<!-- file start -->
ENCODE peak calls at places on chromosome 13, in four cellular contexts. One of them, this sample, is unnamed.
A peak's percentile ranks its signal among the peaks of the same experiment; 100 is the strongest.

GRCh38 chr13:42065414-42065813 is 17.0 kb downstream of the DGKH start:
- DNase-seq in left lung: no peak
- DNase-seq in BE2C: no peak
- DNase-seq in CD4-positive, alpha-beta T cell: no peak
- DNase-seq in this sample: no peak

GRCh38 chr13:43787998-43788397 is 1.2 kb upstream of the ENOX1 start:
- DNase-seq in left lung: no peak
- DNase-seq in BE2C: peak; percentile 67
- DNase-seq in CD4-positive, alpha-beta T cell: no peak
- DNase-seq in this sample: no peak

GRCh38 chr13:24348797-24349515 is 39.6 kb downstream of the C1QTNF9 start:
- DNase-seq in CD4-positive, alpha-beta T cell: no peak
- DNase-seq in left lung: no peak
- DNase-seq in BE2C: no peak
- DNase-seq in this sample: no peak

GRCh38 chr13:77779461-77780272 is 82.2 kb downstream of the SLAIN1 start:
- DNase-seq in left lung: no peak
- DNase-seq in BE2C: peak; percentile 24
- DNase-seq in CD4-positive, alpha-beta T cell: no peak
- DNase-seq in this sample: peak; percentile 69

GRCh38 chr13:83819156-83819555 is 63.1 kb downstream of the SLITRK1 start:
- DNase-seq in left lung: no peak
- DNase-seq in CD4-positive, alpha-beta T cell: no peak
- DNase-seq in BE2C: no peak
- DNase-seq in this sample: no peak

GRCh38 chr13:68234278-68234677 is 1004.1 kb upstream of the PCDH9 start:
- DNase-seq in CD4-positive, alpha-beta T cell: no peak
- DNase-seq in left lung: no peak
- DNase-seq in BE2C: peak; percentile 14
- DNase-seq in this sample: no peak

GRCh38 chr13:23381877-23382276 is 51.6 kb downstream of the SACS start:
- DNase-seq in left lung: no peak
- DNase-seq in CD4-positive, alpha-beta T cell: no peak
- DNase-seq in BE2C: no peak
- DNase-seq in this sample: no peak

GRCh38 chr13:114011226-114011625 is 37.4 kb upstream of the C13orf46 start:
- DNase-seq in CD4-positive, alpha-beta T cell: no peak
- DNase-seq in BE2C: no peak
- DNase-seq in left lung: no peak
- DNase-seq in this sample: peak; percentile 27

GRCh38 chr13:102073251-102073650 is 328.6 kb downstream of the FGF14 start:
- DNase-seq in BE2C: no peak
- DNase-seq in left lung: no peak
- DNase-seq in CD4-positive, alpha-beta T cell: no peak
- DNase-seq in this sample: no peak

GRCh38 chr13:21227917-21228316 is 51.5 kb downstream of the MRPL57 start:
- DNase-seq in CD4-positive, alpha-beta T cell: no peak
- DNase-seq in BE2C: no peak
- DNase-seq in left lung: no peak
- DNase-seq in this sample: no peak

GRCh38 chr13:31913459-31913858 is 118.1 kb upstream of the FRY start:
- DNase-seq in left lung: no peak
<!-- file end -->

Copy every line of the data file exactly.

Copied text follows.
ENCODE peak calls at places on chromosome 13, in four cellular contexts. One of them, this sample, is unnamed.
A peak's percentile ranks its signal among the peaks of the same experiment; 100 is the strongest.

GRCh38 chr13:42065414-42065813 is 17.0 kb downstream of the DGKH start:
- DNase-seq in left lung: no peak
- DNase-seq in BE2C: no peak
- DNase-seq in CD4-positive, alpha-beta T cell: no peak
- DNase-seq in this sample: no peak

GRCh38 chr13:43787998-43788397 is 1.2 kb upstream of the ENOX1 start:
- DNase-seq in left lung: no peak
- DNase-seq in BE2C: peak; percentile 67
- DNase-seq in CD4-positive, alpha-beta T cell: no peak
- DNase-seq in this sample: no peak

GRCh38 chr13:24348797-24349515 is 39.6 kb downstream of the C1QTNF9 start:
- DNase-seq in CD4-positive, alpha-beta T cell: no peak
- DNase-seq in left lung: no peak
- DNase-seq in BE2C: no peak
- DNase-seq in this sample: no peak

GRCh38 chr13:77779461-77780272 is 82.2 kb downstream of the SLAIN1 start:
- DNase-seq in left lung: no peak
- DNase-seq in BE2C: peak; percentile 24
- DNase-seq in CD4-positive, alpha-beta T cell: no peak
- DNase-seq in this sample: peak; percentile 69

GRCh38 chr13:83819156-83819555 is 63.1 kb downstream of the SLITRK1 start:
- DNase-seq in left lung: no peak
- DNase-seq in CD4-positive, alpha-beta T cell: no peak
- DNase-seq in BE2C: no peak
- DNase-seq in this sample: no peak

GRCh38 chr13:68234278-68234677 is 1004.1 kb upstream of the PCDH9 start:
- DNase-seq in CD4-positive, alpha-beta T cell: no peak
- DNase-seq in left lung: no peak
- DNase-seq in BE2C: peak; percentile 14
- DNase-seq in this sample: no peak

GRCh38 chr13:23381877-23382276 is 51.6 kb downstream of the SACS start:
- DNase-seq in left lung: no peak
- DNase-seq in CD4-positive, alpha-beta T cell: no peak
- DNase-seq in BE2C: no peak
- DNase-seq in this sample: no peak

GRCh38 chr13:114011226-114011625 is 37.4 kb upstream of the C13orf46 start:
- DNase-seq in CD4-positive, alpha-beta T cell: no peak
- DNase-seq in BE2C: no peak
- DNase-seq in left lung: no peak
- DNase-seq in this sample: peak; percentile 27

GRCh38 chr13:102073251-102073650 is 328.6 kb downstream of the FGF14 start:
- DNase-seq in BE2C: no peak
- DNase-seq in left lung: no peak
- DNase-seq in CD4-positive, alpha-beta T cell: no peak
- DNase-seq in this sample: no peak

GRCh38 chr13:21227917-21228316 is 51.5 kb downstream of the MRPL57 start:
- DNase-seq in CD4-positive, alpha-beta T cell: no peak
- DNase-seq in BE2C: no peak
- DNase-seq in left lung: no peak
- DNase-seq in this sample: no peak

GRCh38 chr13:31913459-31913858 is 118.1 kb upstream of the FRY start:
- DNase-seq in left lung: no peak